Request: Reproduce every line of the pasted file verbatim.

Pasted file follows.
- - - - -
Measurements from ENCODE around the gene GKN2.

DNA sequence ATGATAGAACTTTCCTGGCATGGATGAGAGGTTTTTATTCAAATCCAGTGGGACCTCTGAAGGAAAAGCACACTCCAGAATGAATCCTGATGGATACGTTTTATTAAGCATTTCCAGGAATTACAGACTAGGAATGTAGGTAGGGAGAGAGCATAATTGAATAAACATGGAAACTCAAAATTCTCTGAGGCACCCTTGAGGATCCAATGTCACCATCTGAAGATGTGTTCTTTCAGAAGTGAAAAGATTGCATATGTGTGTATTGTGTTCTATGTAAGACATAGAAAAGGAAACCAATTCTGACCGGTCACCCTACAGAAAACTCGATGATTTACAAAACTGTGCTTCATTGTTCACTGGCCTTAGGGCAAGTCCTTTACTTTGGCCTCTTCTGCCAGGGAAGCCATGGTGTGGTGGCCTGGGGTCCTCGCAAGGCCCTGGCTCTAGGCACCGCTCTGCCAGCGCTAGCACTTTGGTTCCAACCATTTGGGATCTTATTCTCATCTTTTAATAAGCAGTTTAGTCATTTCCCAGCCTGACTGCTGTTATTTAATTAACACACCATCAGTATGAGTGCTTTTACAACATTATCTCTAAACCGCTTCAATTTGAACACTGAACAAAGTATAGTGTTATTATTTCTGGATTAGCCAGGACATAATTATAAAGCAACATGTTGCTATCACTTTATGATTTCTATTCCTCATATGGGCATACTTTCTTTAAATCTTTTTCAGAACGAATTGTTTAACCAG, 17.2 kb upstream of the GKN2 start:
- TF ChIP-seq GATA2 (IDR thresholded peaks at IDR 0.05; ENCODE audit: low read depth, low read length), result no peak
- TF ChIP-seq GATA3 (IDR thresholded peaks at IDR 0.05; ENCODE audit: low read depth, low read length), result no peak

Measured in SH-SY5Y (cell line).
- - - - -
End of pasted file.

Measurements from ENCODE around the gene GKN2.

DNA sequence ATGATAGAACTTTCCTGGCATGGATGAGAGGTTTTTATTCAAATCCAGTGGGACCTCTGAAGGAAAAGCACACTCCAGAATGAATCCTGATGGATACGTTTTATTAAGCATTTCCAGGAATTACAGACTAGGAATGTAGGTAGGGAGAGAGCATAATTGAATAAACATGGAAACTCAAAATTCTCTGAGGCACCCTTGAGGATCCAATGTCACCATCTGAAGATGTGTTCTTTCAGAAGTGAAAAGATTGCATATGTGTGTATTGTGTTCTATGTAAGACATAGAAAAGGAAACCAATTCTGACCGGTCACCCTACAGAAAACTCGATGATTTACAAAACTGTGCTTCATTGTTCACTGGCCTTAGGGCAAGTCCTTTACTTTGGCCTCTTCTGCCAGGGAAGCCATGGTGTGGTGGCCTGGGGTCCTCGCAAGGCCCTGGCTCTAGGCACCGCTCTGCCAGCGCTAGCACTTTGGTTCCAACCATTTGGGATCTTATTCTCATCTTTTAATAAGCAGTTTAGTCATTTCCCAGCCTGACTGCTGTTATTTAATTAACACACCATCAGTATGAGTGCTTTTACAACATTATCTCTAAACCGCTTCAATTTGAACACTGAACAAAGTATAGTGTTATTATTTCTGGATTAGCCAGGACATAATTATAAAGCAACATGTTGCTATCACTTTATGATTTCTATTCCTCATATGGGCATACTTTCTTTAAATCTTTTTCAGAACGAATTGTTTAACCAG, 17.2 kb upstream of the GKN2 start:
- TF ChIP-seq GATA2 (IDR thresholded peaks at IDR 0.05; ENCODE audit: low read depth, low read length), result no peak
- TF ChIP-seq GATA3 (IDR thresholded peaks at IDR 0.05; ENCODE audit: low read depth, low read length), result no peak

Measured in SH-SY5Y (cell line).